Do not eat any plant if you’re not totally sure what it is, and ask an expert like the folks at University of Illinois Extension Service if you have any questions. Some flowers, like daylily (which are in a different plant family than the toxic true lilies) can act as a diuretic and should be eaten in moderation. Make sure that the flowers you eat or cook with have not been sprayed or treated, and never eat roadside flowers or those purchased from a florist. Flower jelly 2-3 cups loosely packed flower petals, such as violet, rose, sunflower, dandelion or nasturtium. (Be sure to pinch off only the petals and discard the base of the flower, as it can give the jelly a bitter taste.) Juice of one lemon2 ½ cups boiling water 1 package of Sure-Jell pectin (you can certainly use a different kind of pectin, but you may need to adjust the recipe method according to the package directions) 3 ½ cups sugar Sort through the flower petals and rinse them gently under running water to remove any dirt or bugs. Place the flower petals in a heat-proof bowl and pour the boiling water over them. Let the flower “tea” steep for at least two hours or overnight. Prepare a water bath canner and have ready six half-pint jars with new lids and bands. After the mixture has steeped, strain it through a fine meshed sieve into a nonreactive saucepan and discard the flower solids. Add the lemon juice (this may cause the color of your tea to brighten or change hue). Slowly stir in the pectin and bring to a full rolling boil. Boil for one minute, then add all the sugar at once. Stirring continuously, return to a boil and cook for one minute. Ladle the hot mixture into the clean, hot jars. Wipe the rim of the jars, then place a lid on top and gently screw on the band (do not put it on super tight). Process in the water bath for five minutes, then remove from the water and set out onto a towel to cool overnight. As the jars cool you should hear an occasional “pop” coming from the jars, indicating a good seal has been achieved. *for rose jelly, add a tablespoon of rose water to the rose petal tea to enhance flavor **add a ½ tablespoon or so of crushed red pepper flakes to nasturtium jelly for savory kick Ashley Meyer is a Springfield-based food writer, cook and avid gardener. https://illinoistimes.com/article-21169-food-flowers.html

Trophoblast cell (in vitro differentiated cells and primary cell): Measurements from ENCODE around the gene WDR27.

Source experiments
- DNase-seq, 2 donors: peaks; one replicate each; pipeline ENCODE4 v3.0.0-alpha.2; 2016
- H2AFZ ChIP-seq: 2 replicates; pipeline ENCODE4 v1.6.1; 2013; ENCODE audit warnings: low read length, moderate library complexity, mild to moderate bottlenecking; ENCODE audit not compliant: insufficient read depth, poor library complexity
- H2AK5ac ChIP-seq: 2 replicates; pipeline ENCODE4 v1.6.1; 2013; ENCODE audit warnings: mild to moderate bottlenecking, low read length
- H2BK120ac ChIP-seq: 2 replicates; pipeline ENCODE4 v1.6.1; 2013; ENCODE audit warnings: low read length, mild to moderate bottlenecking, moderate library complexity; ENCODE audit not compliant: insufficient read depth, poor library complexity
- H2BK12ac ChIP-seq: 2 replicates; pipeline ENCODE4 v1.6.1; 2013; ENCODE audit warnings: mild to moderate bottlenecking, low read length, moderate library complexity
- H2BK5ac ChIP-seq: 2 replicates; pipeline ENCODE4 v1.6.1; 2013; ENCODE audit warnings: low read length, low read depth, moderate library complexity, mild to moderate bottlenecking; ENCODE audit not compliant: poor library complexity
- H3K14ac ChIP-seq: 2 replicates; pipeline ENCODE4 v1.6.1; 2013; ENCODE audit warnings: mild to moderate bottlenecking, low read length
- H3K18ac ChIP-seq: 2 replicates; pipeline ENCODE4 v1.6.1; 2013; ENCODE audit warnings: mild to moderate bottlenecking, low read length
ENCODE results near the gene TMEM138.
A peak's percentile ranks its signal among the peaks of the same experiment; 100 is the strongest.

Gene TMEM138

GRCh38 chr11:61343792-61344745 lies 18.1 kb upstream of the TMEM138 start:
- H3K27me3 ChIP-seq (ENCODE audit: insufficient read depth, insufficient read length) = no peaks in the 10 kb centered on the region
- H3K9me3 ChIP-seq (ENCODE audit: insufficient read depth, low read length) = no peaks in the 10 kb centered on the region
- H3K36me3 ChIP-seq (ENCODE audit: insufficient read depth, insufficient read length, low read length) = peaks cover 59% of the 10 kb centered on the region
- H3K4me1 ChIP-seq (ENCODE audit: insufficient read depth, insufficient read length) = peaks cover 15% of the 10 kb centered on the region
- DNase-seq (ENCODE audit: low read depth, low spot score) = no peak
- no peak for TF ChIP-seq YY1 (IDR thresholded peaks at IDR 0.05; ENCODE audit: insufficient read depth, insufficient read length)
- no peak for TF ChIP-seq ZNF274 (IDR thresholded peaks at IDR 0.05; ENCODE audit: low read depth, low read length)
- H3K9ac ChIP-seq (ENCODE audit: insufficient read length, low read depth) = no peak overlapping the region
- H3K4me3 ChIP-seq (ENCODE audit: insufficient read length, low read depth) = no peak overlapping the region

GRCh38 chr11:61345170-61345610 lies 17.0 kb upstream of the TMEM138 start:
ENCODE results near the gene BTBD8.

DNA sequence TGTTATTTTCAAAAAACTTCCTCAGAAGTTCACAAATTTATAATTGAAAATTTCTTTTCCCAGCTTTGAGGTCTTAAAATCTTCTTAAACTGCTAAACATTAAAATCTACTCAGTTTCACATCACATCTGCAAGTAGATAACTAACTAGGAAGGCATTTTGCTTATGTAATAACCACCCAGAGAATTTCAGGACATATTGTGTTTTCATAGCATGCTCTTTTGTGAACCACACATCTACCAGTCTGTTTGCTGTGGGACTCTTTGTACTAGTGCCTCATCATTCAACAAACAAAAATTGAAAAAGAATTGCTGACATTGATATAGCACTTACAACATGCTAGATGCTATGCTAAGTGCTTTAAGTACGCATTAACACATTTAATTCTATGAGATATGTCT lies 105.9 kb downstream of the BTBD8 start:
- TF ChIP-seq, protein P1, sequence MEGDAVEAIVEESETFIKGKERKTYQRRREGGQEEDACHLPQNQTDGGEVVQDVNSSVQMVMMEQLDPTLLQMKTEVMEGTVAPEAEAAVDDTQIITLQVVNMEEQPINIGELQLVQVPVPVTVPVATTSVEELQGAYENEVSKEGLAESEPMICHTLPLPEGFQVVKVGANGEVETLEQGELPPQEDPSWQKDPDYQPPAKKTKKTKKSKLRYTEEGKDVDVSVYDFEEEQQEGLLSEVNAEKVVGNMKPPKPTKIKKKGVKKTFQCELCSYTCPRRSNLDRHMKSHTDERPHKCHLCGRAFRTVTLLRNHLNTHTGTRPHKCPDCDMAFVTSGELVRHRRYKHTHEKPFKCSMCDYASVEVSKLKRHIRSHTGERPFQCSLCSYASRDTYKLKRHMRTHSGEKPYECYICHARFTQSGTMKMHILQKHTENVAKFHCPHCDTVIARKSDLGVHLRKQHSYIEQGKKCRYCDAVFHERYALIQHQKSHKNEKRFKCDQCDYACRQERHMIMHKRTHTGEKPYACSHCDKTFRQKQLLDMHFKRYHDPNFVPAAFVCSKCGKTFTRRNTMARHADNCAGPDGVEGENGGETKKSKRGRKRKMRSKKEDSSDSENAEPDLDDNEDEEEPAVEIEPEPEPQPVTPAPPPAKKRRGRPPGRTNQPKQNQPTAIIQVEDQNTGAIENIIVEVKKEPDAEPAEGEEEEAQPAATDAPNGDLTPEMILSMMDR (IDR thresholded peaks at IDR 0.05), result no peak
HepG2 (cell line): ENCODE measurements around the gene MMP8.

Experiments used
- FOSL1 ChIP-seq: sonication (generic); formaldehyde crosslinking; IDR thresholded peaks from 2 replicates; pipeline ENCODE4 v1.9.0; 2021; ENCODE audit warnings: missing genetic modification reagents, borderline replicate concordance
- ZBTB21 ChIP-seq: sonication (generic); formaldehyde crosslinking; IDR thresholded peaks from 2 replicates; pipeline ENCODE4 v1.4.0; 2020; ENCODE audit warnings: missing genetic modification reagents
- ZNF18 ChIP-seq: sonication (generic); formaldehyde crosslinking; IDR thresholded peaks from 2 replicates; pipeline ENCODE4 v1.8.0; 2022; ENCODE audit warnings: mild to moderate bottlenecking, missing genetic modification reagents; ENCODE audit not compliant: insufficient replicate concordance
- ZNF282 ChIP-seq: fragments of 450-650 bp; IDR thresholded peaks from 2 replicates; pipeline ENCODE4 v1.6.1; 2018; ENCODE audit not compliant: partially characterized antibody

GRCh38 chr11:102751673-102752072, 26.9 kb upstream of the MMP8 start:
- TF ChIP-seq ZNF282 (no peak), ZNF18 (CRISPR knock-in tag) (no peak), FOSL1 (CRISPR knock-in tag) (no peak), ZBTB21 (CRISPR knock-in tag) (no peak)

Brighton florist achieves title of certified designer - AdVantageNEWS.comThursday, May 02, 2019